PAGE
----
What Have You Fettled Today?

Heigue'r

Über Member
Location
Upminster
Changed the chain,cassette and jockey wheels on the commuter,also had a new chainring to fit but in a rush,stripped a couple of bolts fitting the new one.I had an old ultegra crankset with a worn chainring so took the bolts from that and then decided to use this ultegra crankset(original from bike replaced with 105 crankset) and fit the new 105 chainring.Success which just left the pedals to swap over..Q lots of swearing until I remembered Ive got an impact driver😁..took a few seconds with that.Job done.
Washed the mountain bike and washed the summer bike which was used in place of the commuter is some crap conditions during the week
 

Phaeton

Guru
Location
Oop North (ish)

Mike_P

Veteran
Location
Harrogate
More defettling today with the TSDZ2 motor now 95 % dismantled and nothing obviously wrong other than I only found two not three springs from one part of it - have brushed and searched the area where I took that bit apart with a bright front light and no sign of the third one. Meanwhile did get a couple of slime tubes on the road bike yesterday (local Halfords complete stock of them).
 

Vantage

The dogs chew toy
First job was to fit the front rack. Being a Tubus Tara Duo Lowrider, it needs bolting on the inside fork legs aswell as the outers. But the fingers wouldn't fit around the spokes. So the front wheel had to come out. Then I had to compress the rack a bit so the mounting holes lined up. Having fumbled and dropped the bolt numerous times which caused the spacers to roll under the side unit a couple times I got the thing fitted.
But there was a problem. The mudguard was warped at the front. Messing with the stays endlessly did no good. It's borked. So, the old cream guards came out and had to be fitted. Cue endless faffing about with nuts, bolts, dremelling holes and patching holes. But they're fitted.
Then the rear rack had to be fitted. As it's a non disc brake specific rack, numerous washers and spacers in the correct order need to be use and as with the front rack and mudguards, lots of clumsy bolt dropping and spacer/washer recovery front under the couch and side unit ensued.
Checked the panniers for fitting and all is well.
Much swearing and shouting did not happen. At all. Honest. :whistle:
 
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Bad Machine

In the garage .....
Location
East Anglia
"Are we there yet ?".

"No".


Assembled the seat/boom/steerer mount correctly, and estimated the correct position on the boom from various photographs of original machines. Assembled the steerer bearing and new horizontal steerer, then added two titanium "uprights" for the left and right hand grips.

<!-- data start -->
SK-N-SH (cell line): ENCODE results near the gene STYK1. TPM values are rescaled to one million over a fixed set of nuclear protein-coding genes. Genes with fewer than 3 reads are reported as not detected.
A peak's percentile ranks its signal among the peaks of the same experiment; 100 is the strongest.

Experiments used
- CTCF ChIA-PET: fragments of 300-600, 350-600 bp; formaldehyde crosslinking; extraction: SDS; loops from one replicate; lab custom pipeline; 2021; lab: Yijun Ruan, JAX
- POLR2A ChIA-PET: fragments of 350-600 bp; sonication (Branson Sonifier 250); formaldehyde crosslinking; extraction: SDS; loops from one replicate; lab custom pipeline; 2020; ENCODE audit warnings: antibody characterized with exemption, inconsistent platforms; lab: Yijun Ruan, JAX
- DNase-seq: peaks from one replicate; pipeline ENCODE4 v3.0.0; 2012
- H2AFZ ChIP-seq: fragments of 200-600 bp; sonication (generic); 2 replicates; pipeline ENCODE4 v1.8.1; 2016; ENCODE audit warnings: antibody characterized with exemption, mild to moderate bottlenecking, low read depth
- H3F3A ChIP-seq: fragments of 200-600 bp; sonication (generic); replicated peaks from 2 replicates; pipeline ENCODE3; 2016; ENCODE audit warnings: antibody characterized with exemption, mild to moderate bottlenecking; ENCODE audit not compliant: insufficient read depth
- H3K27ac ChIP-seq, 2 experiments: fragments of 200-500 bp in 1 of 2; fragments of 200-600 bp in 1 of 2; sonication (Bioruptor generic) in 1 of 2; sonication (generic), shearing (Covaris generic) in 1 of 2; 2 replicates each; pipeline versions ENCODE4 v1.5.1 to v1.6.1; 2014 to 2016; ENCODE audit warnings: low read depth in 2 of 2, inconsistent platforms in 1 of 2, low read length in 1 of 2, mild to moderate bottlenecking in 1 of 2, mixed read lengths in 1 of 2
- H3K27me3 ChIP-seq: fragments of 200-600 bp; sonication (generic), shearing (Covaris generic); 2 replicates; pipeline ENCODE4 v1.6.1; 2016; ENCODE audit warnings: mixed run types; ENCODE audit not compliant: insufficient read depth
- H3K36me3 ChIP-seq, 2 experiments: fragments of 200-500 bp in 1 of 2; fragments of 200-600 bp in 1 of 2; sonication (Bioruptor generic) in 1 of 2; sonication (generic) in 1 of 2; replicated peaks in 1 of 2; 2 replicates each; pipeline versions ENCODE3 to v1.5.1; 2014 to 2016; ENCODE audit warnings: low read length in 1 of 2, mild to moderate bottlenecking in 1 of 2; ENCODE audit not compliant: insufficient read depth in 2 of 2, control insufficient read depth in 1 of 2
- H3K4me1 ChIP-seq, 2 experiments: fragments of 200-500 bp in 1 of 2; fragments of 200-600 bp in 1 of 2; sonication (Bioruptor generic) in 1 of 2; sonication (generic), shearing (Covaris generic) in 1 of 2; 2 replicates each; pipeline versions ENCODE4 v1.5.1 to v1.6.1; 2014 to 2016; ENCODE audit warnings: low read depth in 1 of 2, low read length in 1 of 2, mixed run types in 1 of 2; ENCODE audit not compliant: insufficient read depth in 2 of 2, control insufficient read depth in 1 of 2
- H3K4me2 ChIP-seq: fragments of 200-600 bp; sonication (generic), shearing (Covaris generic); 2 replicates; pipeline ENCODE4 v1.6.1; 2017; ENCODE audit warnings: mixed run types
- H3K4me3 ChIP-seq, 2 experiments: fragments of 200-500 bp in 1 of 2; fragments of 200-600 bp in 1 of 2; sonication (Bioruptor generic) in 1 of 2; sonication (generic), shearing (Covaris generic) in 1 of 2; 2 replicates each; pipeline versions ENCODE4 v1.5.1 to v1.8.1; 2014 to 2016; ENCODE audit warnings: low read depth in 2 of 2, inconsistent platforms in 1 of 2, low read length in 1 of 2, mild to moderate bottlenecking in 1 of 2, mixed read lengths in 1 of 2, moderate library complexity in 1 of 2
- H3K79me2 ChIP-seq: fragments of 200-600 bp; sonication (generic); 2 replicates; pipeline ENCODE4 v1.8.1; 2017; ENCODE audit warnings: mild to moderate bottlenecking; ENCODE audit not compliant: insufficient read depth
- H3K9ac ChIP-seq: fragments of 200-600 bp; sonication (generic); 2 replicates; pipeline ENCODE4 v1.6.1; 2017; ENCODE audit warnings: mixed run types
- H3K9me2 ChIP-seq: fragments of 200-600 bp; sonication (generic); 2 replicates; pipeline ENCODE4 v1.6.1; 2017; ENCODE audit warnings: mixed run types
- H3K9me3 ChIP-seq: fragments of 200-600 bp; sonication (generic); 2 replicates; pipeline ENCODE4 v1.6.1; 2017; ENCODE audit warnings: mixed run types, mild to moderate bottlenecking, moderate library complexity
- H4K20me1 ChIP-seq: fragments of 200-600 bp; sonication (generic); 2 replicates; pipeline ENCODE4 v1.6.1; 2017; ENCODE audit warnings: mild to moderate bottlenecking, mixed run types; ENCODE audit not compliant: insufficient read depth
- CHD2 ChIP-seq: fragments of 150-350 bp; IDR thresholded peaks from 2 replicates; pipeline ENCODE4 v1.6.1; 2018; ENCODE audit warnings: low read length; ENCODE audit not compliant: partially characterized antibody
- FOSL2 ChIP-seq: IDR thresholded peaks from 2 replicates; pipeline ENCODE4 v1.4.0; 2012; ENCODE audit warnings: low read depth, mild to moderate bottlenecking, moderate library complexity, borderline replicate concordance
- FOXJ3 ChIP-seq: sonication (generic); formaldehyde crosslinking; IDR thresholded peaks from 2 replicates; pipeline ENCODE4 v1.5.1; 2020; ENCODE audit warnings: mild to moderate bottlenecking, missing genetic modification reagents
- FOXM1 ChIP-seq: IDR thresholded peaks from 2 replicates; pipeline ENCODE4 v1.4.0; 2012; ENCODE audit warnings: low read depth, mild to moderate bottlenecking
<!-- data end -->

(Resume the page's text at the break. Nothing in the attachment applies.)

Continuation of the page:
Checked position and adjusted for left and right turns, to confirm clearances around seat when turning.

Seat and support 13Jan20 1.jpg



Seat and support 13Jan20 2.jpg


Slapped forehead on discovering the chain line from front to rear will slice right through seat base and support. Doh !
Collected pencil, rubber and scrap paper en-route to destination at desk.
 
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Nigelnightmare

Senior Member
On the Hase the seat base frame is in the middle of the main tube.
Also the Hase seat base has a lower/deeper frame to allow clearance for the top chain tube.

It looks like the lower chain-line will also go through the handlebars, if so they will need moving as well!

HTH
Good luck.
 
Swapped the saddle from my touring bike to my commuter, and fitted my new Brooks Flyer to the tourer, with all due ceremony of course.

Took the pedals on the commuter to bits, repacked the bearings and tightened them: they're really scrap but hopefully I can get a couple more months out of them (Ie: long enough to get a job so I can pay for new pedals)

Hopefully the replacement toe clips will arrive today and I can fit those too.
 

robgul

Guru
Made a truck for my workstand to be able to wheel it out of the way (and not bang my head on the clamp arm) - it's a Park Tool professional stand -the one with the VERY HEAVY baseplate. Truck consists of a square of plywood with stretchers underneath along each edge and 80mm rubber wheeled swivelling castors at each corner, with the base plate located and held in place with strips of timber to make a sort of tray. Castors lock (and even have Park Tool blue locking levers :okay:) for when it's in use. The truck means that I can wheel it away to the corner of the garage with the baseplate tucked under one of the work-benches. Genius!

It's just another item on castors to make best use of the space - 2 or 3 woodworking machines can also be wheeled out when I want to use them.

Rob
 
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